This is The Morning Shift, our one-stop daily roundup of all the auto news that's actually important — all in one place at 9:30 AM. Or, you could spend all day waiting for other sites to parse it out to you one story at a time. Isn't your time more important?
Earlier this week, Toyota reached a massive $1.3 billion settlement for the class action lawsuit that was filed after claims of unintended acceleration plagued the automaker in 2009 and 2010. Owners sued Toyota because the publicity of unintended acceleration — something that was determined to be the fault of the…
The last few years have not been good for Toyota in the "not recalling cars" department.
As we told you earlier, Toyota is recalling 7.4 million — with an m — cars due to a problem with the power window switches. They stick, and when certain lubricants are applied to remedy the situation, they may start smoking and catch on fire.
David Champion, head of auto testing for Consumer Reports, provided a perfect cure for sudden unintended acceleration to CNN Money yesterday.
The U.S. government's ten-month probe into Toyota validates the initially unpopular argument we at Jalopnik put forth at the start of this unintended acceleration witch hunt: This was a case of people pressing the wrong pedal. In every way, this was Toyota's beige-ification of cars biting them back, and hard.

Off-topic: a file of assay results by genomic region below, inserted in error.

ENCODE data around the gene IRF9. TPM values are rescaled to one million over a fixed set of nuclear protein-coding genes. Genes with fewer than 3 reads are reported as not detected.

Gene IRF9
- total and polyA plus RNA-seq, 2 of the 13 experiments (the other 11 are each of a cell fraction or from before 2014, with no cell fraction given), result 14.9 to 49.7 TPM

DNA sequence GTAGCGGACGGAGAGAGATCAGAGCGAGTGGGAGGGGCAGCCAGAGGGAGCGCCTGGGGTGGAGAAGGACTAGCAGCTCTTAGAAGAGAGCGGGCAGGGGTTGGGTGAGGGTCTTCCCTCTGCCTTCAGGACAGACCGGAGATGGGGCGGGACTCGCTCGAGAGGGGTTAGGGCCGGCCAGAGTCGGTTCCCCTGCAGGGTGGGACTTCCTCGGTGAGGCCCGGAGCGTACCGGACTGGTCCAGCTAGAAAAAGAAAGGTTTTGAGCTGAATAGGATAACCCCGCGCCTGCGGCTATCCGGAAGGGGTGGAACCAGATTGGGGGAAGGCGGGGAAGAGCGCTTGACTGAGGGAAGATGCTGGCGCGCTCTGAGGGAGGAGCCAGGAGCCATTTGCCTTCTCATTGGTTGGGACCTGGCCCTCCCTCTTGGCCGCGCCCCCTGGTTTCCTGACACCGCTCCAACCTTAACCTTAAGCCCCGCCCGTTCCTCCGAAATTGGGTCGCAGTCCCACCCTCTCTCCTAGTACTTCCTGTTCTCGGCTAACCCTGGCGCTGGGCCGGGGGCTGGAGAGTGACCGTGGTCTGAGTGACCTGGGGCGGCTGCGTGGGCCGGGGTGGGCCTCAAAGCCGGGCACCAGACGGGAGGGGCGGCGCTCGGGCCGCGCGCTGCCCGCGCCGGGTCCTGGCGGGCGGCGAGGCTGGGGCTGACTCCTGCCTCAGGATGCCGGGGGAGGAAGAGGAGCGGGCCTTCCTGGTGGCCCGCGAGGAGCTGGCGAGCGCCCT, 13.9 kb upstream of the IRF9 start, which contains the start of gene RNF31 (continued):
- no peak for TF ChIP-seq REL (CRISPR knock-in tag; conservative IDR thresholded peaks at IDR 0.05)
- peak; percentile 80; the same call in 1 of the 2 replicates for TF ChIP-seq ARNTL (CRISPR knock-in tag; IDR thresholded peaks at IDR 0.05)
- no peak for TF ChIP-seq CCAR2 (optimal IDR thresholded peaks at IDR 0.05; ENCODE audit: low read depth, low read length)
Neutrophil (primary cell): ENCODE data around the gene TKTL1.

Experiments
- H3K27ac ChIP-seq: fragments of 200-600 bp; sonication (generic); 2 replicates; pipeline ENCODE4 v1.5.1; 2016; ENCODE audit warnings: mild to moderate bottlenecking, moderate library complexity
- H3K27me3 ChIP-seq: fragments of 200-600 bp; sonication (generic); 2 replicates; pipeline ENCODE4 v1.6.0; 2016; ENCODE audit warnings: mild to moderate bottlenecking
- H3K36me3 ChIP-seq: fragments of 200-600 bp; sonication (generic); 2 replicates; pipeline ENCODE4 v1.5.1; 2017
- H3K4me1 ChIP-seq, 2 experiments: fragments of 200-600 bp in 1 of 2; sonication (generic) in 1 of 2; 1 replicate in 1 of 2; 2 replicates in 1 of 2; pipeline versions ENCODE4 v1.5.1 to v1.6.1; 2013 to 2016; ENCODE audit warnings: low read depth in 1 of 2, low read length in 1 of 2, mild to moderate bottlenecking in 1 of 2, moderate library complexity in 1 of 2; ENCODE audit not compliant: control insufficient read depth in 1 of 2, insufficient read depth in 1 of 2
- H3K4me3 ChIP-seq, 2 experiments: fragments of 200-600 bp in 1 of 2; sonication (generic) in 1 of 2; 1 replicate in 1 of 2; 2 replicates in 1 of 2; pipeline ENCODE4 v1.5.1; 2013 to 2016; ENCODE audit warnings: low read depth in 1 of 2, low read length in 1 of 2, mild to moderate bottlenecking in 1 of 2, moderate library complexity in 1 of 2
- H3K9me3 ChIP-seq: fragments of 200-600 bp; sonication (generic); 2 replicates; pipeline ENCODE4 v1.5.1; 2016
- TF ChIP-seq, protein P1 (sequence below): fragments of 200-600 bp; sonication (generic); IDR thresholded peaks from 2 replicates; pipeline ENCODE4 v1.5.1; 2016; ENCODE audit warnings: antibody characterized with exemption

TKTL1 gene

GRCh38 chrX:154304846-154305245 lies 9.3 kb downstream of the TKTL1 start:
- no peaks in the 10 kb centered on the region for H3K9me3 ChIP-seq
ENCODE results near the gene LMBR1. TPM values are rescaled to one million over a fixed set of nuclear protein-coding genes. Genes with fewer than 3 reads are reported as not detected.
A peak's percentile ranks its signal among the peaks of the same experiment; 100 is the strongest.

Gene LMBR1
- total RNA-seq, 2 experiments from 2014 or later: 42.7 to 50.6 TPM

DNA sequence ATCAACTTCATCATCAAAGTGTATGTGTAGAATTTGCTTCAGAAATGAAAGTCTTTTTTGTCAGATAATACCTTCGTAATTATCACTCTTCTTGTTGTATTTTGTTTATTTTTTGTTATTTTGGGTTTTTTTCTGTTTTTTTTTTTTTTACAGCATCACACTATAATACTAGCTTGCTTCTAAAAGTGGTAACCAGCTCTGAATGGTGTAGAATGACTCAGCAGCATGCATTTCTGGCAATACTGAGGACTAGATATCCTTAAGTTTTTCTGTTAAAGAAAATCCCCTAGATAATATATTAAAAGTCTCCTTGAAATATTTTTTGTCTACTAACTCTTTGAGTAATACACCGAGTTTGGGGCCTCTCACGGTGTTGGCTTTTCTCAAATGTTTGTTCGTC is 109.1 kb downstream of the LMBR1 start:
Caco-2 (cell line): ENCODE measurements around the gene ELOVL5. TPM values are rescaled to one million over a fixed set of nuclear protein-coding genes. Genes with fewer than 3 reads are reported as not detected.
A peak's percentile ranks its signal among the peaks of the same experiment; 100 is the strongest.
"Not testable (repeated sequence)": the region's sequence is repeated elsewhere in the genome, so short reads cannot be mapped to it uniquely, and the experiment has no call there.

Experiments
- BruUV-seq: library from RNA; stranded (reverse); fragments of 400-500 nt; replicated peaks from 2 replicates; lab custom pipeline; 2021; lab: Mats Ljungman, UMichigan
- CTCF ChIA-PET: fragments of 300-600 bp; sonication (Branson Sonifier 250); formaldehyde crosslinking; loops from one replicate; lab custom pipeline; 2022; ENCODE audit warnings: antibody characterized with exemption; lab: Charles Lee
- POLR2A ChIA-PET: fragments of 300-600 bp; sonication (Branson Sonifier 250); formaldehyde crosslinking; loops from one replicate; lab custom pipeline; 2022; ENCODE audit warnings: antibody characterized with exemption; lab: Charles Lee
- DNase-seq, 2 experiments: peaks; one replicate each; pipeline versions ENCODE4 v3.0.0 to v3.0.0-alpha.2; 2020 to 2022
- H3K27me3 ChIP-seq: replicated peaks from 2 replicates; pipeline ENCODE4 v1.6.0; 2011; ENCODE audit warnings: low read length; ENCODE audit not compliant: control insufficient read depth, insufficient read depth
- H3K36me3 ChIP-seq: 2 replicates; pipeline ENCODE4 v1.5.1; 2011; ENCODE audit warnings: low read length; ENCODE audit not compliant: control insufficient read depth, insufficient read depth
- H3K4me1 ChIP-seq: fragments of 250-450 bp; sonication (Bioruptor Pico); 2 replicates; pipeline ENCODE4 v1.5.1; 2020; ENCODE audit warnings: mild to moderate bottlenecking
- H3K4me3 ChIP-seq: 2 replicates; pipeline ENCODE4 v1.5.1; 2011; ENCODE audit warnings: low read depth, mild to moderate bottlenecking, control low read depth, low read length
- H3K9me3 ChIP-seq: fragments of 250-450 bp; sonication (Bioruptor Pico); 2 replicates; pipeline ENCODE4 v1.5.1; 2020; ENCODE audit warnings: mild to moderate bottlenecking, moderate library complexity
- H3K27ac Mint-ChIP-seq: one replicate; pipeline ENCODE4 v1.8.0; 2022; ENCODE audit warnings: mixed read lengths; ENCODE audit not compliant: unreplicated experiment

We've just learned that Toyota inked a $10 million settlement with the family of a California Highway Patrol officer, his wife, his daughter and his brother-in-law, who were all killed in a fiery crash in San Diego last August.
For Toyota, 2010 was a year that'll live in infamy. The year'a biggest car story was the automaker issuing safety fixes for every Toyota-brand model car and truck sold in the United States. Here's the damage in one easy-to-see graphic.
A California judge says Toyota can't stop lawsuit over cars that can't stop. [Bloomberg]
A Utah man and his son's fiancee died earlier this month after his recalled Toyota Camry sped through an intersection into a rock wall. Police say the Camry's gas pedal stuck and, unlike other crashes, there's supporting evidence.
Toyota bought back at least two cars in 2009 after dealer technicians reported unintended acceleration that couldn't be diagnosed, according to new filings in a class-action lawsuit.
Safety Research & Strategies' just-published 88-page Toyota Sudden Unintended Acceleration report update (PDF) is too long and there aren't enough pictures. Read silently and discuss vehemently below.
Toyota recalls another 1.5 million vehicles. This time? Lexus, Avalon and Crown brake fluid and fuel pump problems. Oy, what a feeling... [DetNews]